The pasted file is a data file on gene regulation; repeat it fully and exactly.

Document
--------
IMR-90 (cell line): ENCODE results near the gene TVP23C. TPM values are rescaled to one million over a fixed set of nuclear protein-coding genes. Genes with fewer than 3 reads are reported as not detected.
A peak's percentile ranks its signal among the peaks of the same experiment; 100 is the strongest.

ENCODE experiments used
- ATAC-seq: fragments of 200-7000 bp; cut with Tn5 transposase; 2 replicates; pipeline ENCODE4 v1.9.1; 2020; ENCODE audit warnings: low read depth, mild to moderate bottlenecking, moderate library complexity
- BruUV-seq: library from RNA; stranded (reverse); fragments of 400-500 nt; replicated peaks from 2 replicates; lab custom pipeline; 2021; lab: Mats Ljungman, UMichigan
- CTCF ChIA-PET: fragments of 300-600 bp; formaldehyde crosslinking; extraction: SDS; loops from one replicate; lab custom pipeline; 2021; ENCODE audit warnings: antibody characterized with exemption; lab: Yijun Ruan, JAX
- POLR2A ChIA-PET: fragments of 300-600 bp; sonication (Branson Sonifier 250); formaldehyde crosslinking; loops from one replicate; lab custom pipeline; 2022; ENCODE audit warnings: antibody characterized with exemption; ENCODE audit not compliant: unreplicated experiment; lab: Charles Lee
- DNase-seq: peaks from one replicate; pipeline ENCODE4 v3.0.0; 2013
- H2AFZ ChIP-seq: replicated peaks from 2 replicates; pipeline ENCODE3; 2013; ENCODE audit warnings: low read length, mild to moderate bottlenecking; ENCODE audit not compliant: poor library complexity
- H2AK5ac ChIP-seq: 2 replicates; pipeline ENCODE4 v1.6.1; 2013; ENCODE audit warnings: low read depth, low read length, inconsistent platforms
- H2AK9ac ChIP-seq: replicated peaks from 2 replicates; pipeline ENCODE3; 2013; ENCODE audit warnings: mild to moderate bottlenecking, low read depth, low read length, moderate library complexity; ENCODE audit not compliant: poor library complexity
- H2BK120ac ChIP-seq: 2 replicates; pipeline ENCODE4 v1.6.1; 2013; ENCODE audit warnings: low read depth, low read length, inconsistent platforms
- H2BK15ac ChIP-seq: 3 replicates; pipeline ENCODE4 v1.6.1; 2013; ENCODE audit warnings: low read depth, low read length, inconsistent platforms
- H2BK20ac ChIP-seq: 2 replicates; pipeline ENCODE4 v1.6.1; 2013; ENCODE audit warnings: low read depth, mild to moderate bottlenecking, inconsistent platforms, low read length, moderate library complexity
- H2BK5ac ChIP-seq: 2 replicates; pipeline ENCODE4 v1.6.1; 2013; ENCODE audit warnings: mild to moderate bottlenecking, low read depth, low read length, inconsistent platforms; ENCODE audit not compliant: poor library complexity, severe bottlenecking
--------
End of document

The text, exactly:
IMR-90 (cell line): ENCODE results near the gene TVP23C. TPM values are rescaled to one million over a fixed set of nuclear protein-coding genes. Genes with fewer than 3 reads are reported as not detected.
A peak's percentile ranks its signal among the peaks of the same experiment; 100 is the strongest.

ENCODE experiments used
- ATAC-seq: fragments of 200-7000 bp; cut with Tn5 transposase; 2 replicates; pipeline ENCODE4 v1.9.1; 2020; ENCODE audit warnings: low read depth, mild to moderate bottlenecking, moderate library complexity
- BruUV-seq: library from RNA; stranded (reverse); fragments of 400-500 nt; replicated peaks from 2 replicates; lab custom pipeline; 2021; lab: Mats Ljungman, UMichigan
- CTCF ChIA-PET: fragments of 300-600 bp; formaldehyde crosslinking; extraction: SDS; loops from one replicate; lab custom pipeline; 2021; ENCODE audit warnings: antibody characterized with exemption; lab: Yijun Ruan, JAX
- POLR2A ChIA-PET: fragments of 300-600 bp; sonication (Branson Sonifier 250); formaldehyde crosslinking; loops from one replicate; lab custom pipeline; 2022; ENCODE audit warnings: antibody characterized with exemption; ENCODE audit not compliant: unreplicated experiment; lab: Charles Lee
- DNase-seq: peaks from one replicate; pipeline ENCODE4 v3.0.0; 2013
- H2AFZ ChIP-seq: replicated peaks from 2 replicates; pipeline ENCODE3; 2013; ENCODE audit warnings: low read length, mild to moderate bottlenecking; ENCODE audit not compliant: poor library complexity
- H2AK5ac ChIP-seq: 2 replicates; pipeline ENCODE4 v1.6.1; 2013; ENCODE audit warnings: low read depth, low read length, inconsistent platforms
- H2AK9ac ChIP-seq: replicated peaks from 2 replicates; pipeline ENCODE3; 2013; ENCODE audit warnings: mild to moderate bottlenecking, low read depth, low read length, moderate library complexity; ENCODE audit not compliant: poor library complexity
- H2BK120ac ChIP-seq: 2 replicates; pipeline ENCODE4 v1.6.1; 2013; ENCODE audit warnings: low read depth, low read length, inconsistent platforms
- H2BK15ac ChIP-seq: 3 replicates; pipeline ENCODE4 v1.6.1; 2013; ENCODE audit warnings: low read depth, low read length, inconsistent platforms
- H2BK20ac ChIP-seq: 2 replicates; pipeline ENCODE4 v1.6.1; 2013; ENCODE audit warnings: low read depth, mild to moderate bottlenecking, inconsistent platforms, low read length, moderate library complexity
- H2BK5ac ChIP-seq: 2 replicates; pipeline ENCODE4 v1.6.1; 2013; ENCODE audit warnings: mild to moderate bottlenecking, low read depth, low read length, inconsistent platforms; ENCODE audit not compliant: poor library complexity, severe bottlenecking